Does Working Longer And Harder Really Lead To Better Work?

A theory persists in ad agencies that to do the best work, you have to work longer and harder than other people. So the pressure is often on for creatives to burn the midnight oil, work weekends and generally spend all of their waking hours at the coal face.

It's not the case everywhere, one agency that I worked at for a bit had a definite lean towards not encouraging people to work through lunch or late (and they had a good creative reputation at the time). That said though, they once forced us to go in on a Saturday for no particular reason, which didn't go down well. But there are those places around town that have a reputation for making people work long hours and weekends. And some of these do have good creative reputations. Do the two things go hand-in-hand?

I don't think so. Okay, I do know genuinely good people who are in the habit of working long and hard. But I've also known plenty of people who worked really long hours who never came up with anything great. Then there are the ones who never seem to be around, or working, but who always come up with something great. (We'll ignore the very last category - those who don't work long and hard, and don't come up up with anything good - because they don't last very long anyway.)

I don't see any definite correlation between hours spent and the quality of the work. Over here we take coming up with creative ideas very, very seriously, seriously enough to know not to take it too seriously.

If you push people too hard, too long, it has the opposite to the desired effect. People think differently (not in a good way) when put under too much pressure, or worked too hard. You are more focused on doing something than on allowing yourself to find things. It narrows the mind.

I think you need a freewheeling, uninhibited mind to come up with good stuff. Sometimes you have to really work hard through something, really apply yourself. But equally it can mean allowing yourself the freedom to get away from the desk.

We like to keep it relaxed and fun at Sell! Towers, and we don't want people staying late or working weekends (we've only worked one weekend day in six years). I'd rather a brief was in someone's mind while they were getting on with enjoying and experiencing life, than forcing them to sit in a room all weekend trying to crack it. I'm certain it's not the only way of getting great stuff, but it works out well for us, and I believe in it way more than the battery hen, beating-with-a-stick approach.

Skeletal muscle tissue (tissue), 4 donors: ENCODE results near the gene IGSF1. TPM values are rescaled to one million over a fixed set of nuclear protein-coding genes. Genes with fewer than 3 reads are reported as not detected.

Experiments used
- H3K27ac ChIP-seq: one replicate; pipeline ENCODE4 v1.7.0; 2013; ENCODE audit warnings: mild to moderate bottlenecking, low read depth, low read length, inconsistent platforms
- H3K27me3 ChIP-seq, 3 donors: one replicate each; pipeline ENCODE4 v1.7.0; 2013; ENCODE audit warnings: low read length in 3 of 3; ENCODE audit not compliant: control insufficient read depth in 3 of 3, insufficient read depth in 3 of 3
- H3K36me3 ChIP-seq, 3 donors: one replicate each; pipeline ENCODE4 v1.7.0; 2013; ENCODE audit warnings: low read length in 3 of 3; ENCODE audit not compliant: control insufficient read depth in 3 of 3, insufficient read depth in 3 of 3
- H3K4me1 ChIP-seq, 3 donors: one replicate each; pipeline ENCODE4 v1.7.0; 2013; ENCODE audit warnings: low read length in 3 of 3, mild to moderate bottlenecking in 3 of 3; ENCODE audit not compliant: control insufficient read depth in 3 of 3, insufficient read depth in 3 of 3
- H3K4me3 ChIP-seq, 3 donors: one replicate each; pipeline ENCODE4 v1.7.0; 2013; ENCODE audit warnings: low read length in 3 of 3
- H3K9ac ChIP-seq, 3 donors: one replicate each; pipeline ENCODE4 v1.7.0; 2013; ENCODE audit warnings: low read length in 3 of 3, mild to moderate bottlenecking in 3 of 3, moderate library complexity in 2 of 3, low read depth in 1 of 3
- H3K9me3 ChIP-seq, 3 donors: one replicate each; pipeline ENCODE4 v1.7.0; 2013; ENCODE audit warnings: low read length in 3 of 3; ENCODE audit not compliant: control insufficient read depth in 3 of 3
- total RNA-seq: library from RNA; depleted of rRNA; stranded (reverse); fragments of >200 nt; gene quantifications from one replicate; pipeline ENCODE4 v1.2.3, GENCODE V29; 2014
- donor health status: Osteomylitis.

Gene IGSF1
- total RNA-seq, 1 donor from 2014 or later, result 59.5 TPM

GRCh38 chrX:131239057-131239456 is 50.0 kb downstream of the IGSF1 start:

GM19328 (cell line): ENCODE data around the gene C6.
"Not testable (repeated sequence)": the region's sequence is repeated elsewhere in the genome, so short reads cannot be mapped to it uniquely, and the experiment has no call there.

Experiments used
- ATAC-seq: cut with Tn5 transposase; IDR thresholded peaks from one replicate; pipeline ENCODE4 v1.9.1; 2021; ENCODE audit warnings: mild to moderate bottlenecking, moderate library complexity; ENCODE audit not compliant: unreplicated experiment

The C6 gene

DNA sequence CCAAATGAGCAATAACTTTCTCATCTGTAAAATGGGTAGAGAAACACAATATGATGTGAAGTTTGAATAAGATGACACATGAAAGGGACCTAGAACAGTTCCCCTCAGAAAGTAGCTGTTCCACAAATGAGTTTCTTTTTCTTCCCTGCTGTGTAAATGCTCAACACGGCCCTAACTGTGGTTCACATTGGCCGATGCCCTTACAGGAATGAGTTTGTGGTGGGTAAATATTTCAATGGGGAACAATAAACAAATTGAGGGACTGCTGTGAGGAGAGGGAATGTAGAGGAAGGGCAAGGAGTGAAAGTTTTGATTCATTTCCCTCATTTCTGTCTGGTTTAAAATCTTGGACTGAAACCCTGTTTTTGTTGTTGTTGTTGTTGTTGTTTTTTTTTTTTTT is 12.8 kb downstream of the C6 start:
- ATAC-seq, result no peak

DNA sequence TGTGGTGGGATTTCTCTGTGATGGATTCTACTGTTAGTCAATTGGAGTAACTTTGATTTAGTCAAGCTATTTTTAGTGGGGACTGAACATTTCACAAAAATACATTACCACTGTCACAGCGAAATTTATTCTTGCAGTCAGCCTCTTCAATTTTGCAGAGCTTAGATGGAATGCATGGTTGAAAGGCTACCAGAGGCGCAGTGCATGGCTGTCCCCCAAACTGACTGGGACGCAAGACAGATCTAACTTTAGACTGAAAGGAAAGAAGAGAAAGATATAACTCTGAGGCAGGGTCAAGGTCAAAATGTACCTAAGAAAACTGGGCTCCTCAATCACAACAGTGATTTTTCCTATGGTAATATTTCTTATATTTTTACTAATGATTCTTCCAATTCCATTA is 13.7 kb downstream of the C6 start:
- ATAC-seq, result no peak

I'm interested to know what you think though, dear reader. Does more pressure and longer hours work out better for you? Do you think great work is linked to working longer and harder?

Have a great weekend!

7 comments:

  1. I can not for the life of me remember who said it first, but Work expands to fill the time available. If you have 3 weeks for a job, chances are it will take 3 weeks. Not only that, but doing jack all is part of the creative process, thats when your brains working behind the scenes so that great idea pops into your head out of the blue when your in the shower or on the bus.

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  2. The sweat shop approach is self-perpetuating, the agency sees good work come out of it, so imagine that is *why* the good work came out. Also a symptom of weak CDs. Give me the brief and deadline, I'll work out how to get there, thanks.

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  3. No. But maybe exteme thinking does...

    http://remasteredaccountman.wordpress.com/2012/01/21/we-go-to-extremes/

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  4. My AD and I are often asked to come in at the weekend or work late at night.

    Most of the time, we find ourselves fucking around until it's time to go home.

    Then we'll "pull something out of the bag" right before the deadline.

    Late nights and weekends always feel like such a waste of time when concepting.

    It's only when it comes to actually producing work that this time feels useful - when you have fifty executions (in every medium known to man) to produce in a week.

    Unfortunately, it feels like this is happening more and more often these days.

    Great post guys.

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  5. A great post and an important one, I agree with you.

    It appears to me that often people would rather be busy than effective. And often clients like to pay for busy rather than effective. Add in complexity and the client seems even happier.

    Too may people seem to touch the work these days which stops it getting from A to B effectively. The quantity of touches doesn't seem to add much either in terms of what the client needs IMO. This is clearly what you avoid. How was your weekend? Good - huh !

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  6. Creativity takes what time it takes. Sometimes it happens fast, sometimes it happens slow. The trick is that it happens 100% of the time.

    Anyone who thinks long hours are the reason that an idea is good is an accountant, not a creative.

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  7. never a fan of late hours or working weekends. a drag.

    intense regular hours broken up by nice lunches does it for me.

    keep it light, basically.

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